Saturday, February 21, 2015

Thirty years later, survivors of plane crash reflect on fateful night: Piper PA-31T Cheyenne, Norment Industries, N100RN, accident occurred February 22, 1985 in Utica, Michigan

Oakland Township architect Dominic Abbate points to the site of the Feb. 22, 1985 plane crash near the former Berz Macomb Airport that killed two men. Abbate and Donald Amboyer survived the collision and continue to remember the victims on the anniversary of the incident. 

With a frigid February wind blowing against his face, Dominic Abbate squints as he looks across a field near 23 Mile Road in Macomb Township.

The 73-year-old Oakland Township architect grows silent as his thoughts swirl around the events of a night 30 years ago while the winter wind gently peppers him with snowflakes. It was that evening he and another man walked away from a plane crash that claimed two lives.

“I’m just lucky to be alive,” he says softly. “I’m very grateful to still be alive.”

Abbate was one of four people aboard a twin-engine Piper Cheyenne that crashed amid dense fog in the field about 500 feet short of the former Berz-Macomb Airport runway on the night of Feb. 22, 1985.

Donald Amboyer, a Macomb County Jail administrator, was the other man who survived the crash. Killed were the pilot and another Macomb County official.

Both survivors were hospitalized for their injuries but soon went back to their daily routines in the days after the incident. Over the years, they have re-connected on the anniversary to either talk by phone or get together for dinner, mark the occasion and mourn the two lives lost.

Both have wrestled with “survivor’s guilt” and question why their lives were spared.

It’s an ongoing process, both men say.

Routine trip

It was supposed to be a routine, one-day business trip.

Abbate was the head of Warren-based Wakely Associates architectural firm, which had been hired to work on an expansion plan for the Macomb County Jail in Mount Clemens. He also was a member of the Oakland Township Board of Trustees.

He was tapped to fly to Montgomery, Ala. to visit Southeastern Specialty Co., a division of Norment Industries, which made locks, security devices and control panels for correctional facilities. The company had been contracted to provide security equipment for the new jail.

Also on the trip was Amboyer, head of the county jail, an integral part of the team working on the jail expansion project, and Robert Olafson, 47, of Washington Township, a county facilities and operations maintenance manager.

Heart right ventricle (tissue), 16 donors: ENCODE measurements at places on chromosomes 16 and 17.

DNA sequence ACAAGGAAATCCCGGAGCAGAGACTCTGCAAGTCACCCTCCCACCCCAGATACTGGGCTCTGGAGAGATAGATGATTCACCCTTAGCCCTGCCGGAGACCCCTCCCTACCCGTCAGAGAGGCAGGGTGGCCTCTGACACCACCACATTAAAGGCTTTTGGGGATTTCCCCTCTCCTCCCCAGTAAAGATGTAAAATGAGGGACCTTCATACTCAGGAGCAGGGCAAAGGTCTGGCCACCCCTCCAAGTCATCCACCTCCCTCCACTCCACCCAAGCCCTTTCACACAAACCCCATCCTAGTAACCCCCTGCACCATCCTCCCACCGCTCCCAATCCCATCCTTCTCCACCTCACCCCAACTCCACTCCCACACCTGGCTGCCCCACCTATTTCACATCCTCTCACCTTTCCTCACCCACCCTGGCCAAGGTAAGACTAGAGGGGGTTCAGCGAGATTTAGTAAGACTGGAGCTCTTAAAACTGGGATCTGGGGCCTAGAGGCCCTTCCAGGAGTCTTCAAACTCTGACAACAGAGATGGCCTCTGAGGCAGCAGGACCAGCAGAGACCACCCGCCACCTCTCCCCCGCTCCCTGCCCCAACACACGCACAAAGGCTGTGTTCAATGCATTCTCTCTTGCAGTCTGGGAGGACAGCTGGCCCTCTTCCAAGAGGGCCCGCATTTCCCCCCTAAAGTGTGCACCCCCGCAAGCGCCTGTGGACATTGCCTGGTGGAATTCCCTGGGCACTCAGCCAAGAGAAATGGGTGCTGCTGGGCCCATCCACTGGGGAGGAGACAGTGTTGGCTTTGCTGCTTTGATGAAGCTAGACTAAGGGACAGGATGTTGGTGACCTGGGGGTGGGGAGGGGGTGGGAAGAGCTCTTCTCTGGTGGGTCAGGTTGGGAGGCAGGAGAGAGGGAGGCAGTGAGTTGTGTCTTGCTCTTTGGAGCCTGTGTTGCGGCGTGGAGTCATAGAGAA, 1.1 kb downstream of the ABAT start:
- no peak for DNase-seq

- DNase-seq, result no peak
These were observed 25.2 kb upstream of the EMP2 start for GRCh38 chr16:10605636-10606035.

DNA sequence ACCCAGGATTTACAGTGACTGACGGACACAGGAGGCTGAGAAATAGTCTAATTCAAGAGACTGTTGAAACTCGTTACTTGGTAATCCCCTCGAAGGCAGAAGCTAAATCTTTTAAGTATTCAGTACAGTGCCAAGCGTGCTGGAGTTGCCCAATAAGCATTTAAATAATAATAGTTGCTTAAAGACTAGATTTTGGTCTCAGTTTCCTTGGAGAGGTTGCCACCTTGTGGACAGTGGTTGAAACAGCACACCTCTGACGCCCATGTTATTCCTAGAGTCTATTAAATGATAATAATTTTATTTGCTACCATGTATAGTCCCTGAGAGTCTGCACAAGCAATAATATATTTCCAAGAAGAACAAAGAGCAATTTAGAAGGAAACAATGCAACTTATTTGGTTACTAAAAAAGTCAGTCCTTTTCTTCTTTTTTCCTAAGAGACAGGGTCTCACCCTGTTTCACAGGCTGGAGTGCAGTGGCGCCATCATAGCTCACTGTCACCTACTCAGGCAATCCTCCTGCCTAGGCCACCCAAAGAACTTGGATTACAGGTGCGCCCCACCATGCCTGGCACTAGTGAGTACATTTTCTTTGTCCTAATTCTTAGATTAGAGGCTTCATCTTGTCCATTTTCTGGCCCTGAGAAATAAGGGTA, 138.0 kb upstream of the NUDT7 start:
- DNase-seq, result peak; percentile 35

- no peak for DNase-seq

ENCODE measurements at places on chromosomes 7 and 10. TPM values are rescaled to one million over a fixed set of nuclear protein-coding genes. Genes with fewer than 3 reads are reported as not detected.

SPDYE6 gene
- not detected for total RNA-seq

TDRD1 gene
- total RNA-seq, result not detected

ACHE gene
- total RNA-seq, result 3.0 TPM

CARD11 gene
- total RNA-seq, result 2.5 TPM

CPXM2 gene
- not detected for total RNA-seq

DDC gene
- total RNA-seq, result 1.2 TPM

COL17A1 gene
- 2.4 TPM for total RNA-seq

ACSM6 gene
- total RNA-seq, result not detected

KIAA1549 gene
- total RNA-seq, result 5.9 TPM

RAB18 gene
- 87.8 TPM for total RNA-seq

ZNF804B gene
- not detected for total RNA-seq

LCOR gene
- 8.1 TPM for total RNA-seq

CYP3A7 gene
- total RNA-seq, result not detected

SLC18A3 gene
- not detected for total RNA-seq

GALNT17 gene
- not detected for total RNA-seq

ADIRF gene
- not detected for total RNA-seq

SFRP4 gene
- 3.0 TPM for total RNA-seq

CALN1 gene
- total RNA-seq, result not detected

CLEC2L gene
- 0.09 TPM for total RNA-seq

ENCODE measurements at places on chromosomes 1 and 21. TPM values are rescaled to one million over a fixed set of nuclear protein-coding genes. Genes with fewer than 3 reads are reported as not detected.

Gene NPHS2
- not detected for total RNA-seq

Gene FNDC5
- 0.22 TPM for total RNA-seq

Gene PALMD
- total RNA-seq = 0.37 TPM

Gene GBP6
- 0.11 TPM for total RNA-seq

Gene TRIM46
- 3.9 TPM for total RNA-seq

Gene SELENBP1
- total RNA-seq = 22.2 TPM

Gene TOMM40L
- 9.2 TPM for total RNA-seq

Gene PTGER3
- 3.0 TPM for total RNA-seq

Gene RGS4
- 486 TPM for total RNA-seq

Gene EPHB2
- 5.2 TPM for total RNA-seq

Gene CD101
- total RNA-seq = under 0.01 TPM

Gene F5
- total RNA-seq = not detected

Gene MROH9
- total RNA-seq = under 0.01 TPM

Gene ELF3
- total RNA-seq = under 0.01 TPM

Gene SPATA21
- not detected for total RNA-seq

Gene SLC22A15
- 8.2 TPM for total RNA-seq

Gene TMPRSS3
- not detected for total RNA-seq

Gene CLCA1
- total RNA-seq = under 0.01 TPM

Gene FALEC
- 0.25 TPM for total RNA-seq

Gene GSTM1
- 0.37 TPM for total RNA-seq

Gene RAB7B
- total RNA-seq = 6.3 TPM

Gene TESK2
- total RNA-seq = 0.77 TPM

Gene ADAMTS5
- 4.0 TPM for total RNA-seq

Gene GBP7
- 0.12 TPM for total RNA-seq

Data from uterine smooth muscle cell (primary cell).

Both Ambyoer and Olafson, a personal friend of then-Macomb County Sheriff William Hackel, were respected officials.

In fact, Hackel and then-sheriff’s Inspector Ron Tuscany were scheduled to make the fateful trip.

“We were supposed to go along but had to back out about two hours before they left,” Hackel told The Macomb Daily in the days after the incident.

The plan was to fly down to Montgomery, check out the locks offered by Southeastern Speciality, have lunch at the factory, and return home that evening.

In a Feb. 5, 1985 letter faxed to Abbate, Southeastern Speciality project manager James Moseley confirmed the times, and indicated pilot Charlie Burnett would arrive the night before the trip, stay overnight in Michigan and be ready to fly out at 7 a.m. the following day. The plane ride would take about 3 hours.

“We would like to show you and your guests our facilities and discuss and demonstrate some of the locks that will be installed at the Macomb County Jail,” Moseley said in the letter. “After lunch we will continue any further discussion, or our pilot will be available for your return trip to Michigan.”

Foggy conditions

The day trip went well and the group boarded the six-seat turboprop plane for the ride back home.

Back in the Detroit area, February temperatures were on the rise, creating foggy conditions in the night sky. Flight conditions quickly deteriorated, forcing some air facilities such as Detroit Metropolitan Airport to divert airplanes elsewhere.

Once in Detroit airspace, the Macomb group was unable to see anything outside their windows.

“It was a nice flight back, but I was worried about the weather conditions,” Abbate said. “When we got over Detroit, it was like we had never come out of the clouds because the fog was that thick -- you couldn’t see a thing.”

Fog had cut ground visibility to 300 feet in the area, according to investigators.

Burnett, the 52-year-old pilot from Montgomery, had trouble locating the runway at Berz Macomb Airport, a reliever airport for Detroit Metropolitan Airport and home to about 70 private and corporate aircraft located in the area of 22 Mile and Hayes roads.

According to a National Transportation Safety Board report on the crash, the pilot advised air traffic controllers he missed his first attempt to land because he could not see the runway. If he could not see it on the next attempt, the pilot indicated he would head to either Detroit Metro or Oakland Pontiac Airport.

Instrument-rated flyers are able to use cockpit equipment to find the airport, but still have to be able to see the runway to land, especially in foggy conditions.

On his second approach, he made what’s called a beacon approach and was trying to make a visual observation with the runway lights.